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Sweet Potato Latkes

December 3, 2010

We’re now in the middle of Hanukkah, which means that you have yet another very good reason to eat some fried food–like latkes!

I was seriously thinking about making latkes for a while, but I kept putting it off until I was given a great-looking recipe by Stephanie. Stephanie’s recipe put me over the edge, and I suddenly really needed to eat some fried potato cakes.

Since I had a couple of sweet potatoes on hand, I decided to try some sweet potato latkes. I wasn’t quite sure how they would turn out, but I think that the result was great.

These were the ones we ate last night

Stephanie’s recipe required no flour–it was simply shredded, undrained potato with seasonings. However, since sweet potatoes aren’t exactly like white potatoes, and since I have a bad history with frying things (they tend to irreparably crumble), I decided to add a little bit of flour and baking powder to the mix.

So, here’s how it went. I kindly asked G to shred our two sweet potatoes (“Thanks, honey!”) while I prepared the other latke ingredients and the cashew cream cheese. The cream cheese (also suggested by Stephanie) was just a mixture of

-ground cashews (ground in a coffee grinder)
-lemon juice

Once G was done shredding (he’s such a sport), I squeezed out a fair amount of the potato juice with my hands, and then combined the potato shreds with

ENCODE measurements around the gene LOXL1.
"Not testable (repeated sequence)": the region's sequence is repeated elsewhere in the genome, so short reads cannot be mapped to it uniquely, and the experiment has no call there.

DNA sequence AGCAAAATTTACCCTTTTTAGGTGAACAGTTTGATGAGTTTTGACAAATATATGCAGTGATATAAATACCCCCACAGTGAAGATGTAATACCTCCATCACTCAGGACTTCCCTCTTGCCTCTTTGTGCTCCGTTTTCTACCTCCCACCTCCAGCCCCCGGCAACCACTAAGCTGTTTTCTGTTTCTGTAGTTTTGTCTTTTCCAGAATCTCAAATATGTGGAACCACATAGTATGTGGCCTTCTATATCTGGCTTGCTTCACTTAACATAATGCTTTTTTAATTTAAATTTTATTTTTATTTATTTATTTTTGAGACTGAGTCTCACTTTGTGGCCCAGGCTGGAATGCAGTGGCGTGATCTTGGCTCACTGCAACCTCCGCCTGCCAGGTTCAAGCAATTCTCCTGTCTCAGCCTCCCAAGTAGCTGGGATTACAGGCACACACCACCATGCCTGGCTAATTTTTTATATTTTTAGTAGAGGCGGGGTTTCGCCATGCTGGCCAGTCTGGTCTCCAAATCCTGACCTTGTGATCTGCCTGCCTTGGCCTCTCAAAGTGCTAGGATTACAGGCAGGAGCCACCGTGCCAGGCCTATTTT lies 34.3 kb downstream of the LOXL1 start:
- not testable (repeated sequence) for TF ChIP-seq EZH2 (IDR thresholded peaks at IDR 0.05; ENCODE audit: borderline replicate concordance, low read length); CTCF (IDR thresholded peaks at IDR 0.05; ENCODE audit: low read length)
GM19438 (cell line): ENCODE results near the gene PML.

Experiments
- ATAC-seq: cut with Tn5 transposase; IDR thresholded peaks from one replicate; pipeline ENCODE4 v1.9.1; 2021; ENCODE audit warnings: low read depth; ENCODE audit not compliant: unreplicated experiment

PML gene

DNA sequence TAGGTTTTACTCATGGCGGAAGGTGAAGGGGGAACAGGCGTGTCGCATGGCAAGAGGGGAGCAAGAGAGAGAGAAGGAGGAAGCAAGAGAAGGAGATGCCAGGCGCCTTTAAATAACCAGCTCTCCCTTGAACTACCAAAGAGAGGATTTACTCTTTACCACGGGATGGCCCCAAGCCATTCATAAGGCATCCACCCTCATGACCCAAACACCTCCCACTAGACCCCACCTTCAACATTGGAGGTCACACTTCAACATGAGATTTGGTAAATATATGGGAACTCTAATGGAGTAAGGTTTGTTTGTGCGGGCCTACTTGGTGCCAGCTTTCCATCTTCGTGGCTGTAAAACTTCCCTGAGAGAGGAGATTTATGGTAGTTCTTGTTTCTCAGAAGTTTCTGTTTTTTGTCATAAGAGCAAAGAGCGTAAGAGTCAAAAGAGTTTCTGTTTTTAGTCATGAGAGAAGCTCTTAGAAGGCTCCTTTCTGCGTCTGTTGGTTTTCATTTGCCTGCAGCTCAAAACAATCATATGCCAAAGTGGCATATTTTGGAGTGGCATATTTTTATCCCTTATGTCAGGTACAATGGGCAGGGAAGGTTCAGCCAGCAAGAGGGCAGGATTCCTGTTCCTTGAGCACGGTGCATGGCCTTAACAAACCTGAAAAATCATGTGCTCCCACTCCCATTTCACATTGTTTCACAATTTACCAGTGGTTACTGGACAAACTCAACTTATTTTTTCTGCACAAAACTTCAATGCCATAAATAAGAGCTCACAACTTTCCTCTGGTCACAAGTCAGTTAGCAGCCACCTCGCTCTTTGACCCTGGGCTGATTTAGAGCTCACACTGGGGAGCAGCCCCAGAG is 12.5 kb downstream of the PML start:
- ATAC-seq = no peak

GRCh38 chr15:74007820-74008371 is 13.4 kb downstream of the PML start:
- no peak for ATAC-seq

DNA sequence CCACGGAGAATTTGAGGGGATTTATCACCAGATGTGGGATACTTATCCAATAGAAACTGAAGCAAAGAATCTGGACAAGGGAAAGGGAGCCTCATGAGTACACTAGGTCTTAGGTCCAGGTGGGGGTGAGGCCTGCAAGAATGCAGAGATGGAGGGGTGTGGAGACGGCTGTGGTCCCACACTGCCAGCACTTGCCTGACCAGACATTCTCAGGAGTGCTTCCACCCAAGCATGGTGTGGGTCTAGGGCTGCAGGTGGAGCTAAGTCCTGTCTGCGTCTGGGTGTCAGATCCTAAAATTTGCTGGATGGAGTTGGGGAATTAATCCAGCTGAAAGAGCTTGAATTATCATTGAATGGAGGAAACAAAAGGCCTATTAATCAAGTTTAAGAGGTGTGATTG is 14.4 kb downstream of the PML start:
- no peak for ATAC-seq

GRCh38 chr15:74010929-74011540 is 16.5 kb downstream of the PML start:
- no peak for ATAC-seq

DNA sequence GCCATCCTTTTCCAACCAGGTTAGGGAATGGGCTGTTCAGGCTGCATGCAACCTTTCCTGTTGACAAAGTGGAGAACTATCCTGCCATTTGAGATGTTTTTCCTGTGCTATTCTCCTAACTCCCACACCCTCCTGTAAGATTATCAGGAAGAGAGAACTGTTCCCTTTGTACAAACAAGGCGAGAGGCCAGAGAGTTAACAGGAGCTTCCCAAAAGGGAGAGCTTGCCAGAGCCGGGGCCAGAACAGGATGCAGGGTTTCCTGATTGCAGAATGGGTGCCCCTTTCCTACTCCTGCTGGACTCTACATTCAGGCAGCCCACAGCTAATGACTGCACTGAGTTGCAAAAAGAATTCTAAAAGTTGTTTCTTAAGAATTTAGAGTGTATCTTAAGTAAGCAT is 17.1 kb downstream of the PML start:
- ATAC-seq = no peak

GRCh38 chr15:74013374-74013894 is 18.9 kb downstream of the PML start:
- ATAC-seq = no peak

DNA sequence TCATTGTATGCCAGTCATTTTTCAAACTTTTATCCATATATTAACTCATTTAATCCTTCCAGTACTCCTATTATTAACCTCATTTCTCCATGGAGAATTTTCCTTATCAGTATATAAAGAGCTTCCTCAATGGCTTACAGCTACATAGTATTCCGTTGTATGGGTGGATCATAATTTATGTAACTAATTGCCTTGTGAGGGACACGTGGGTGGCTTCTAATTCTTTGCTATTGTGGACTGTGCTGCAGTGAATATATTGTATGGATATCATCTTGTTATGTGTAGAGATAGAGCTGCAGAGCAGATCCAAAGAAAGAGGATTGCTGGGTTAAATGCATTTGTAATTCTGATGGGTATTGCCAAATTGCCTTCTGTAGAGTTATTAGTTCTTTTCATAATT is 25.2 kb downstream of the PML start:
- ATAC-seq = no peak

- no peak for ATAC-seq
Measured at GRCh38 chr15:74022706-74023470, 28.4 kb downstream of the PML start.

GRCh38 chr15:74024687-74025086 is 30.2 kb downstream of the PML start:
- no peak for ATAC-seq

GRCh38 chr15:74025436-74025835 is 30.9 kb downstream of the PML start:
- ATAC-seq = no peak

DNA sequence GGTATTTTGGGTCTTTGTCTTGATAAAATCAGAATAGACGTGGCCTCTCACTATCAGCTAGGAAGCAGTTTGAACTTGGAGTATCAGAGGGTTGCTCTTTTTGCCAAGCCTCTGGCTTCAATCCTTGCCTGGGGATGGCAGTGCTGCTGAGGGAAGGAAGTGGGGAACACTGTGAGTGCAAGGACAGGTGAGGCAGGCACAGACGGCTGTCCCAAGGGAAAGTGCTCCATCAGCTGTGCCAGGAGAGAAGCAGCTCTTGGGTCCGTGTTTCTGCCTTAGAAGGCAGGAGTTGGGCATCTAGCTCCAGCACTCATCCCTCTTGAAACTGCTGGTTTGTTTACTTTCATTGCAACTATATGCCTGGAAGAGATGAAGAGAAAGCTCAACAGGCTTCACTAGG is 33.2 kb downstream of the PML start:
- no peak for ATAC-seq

-1/2 onion, finely chopped
-minced parsely
-herbs de provence
-flour (approximately 1/3 C)
-1/2 tsp baking powder

Then we heated a layer of coconut oil (a couple of millimeters deep) in a non-stick pan. We took palmfuls of the potato mixture, formed them into tightly packed balls, carefully flattened them, and then fried them up.

We ate them with dollops of the cream cheese, alongside some leftover spinach and white bean soup.

We also tried frying them with less oil this afternoon for lunch. The result is still good, but different–they’re less crispy, darker on the outside, and only slightly cooked on the inside.

Good, but perhaps not quite as special as when they’re semi-deep fried in coconut oil. Go figure.

Another delicious Hanukkah treat is sufganiyot, which are basically jelly-filled donuts. I came across this recipe, which seriously made me wish I had a bakery injector. Has anyone made these without the injector? Would it be possible to, say, cut out two little circles of dough, dollop some jam on circle #1, and then press circle #2 on top of the jam (making sure that the seam was pinched carefully)? I’d be thrilled to make jelly donuts–and I bet G would be grateful to not have to shred anything.

3 Comments leave one →
  1. Stephanie permalink
    December 3, 2010 9:08 pm

    Those look awesome!!!! So glad it worked well for you 🙂

    man do i want a jelly donut. Maybe I’ll make some for an upcoming Chanukkah celebration?

    I wonder if a squeeze bottle with a pointed tip or a turkey baster would work for the bakery injector? but why would you have a turkey baster to experiment with?

    • December 6, 2010 2:59 pm

      Let me know if you do the donuts! I think I’ll need all the advice I can get.

  2. December 6, 2010 9:31 pm

    I just make the sufganiyot and then sprinkle powdered sugar, or you can add a tsp. to the top of your sufganiyot ! It’s all good!!! happy holidays!

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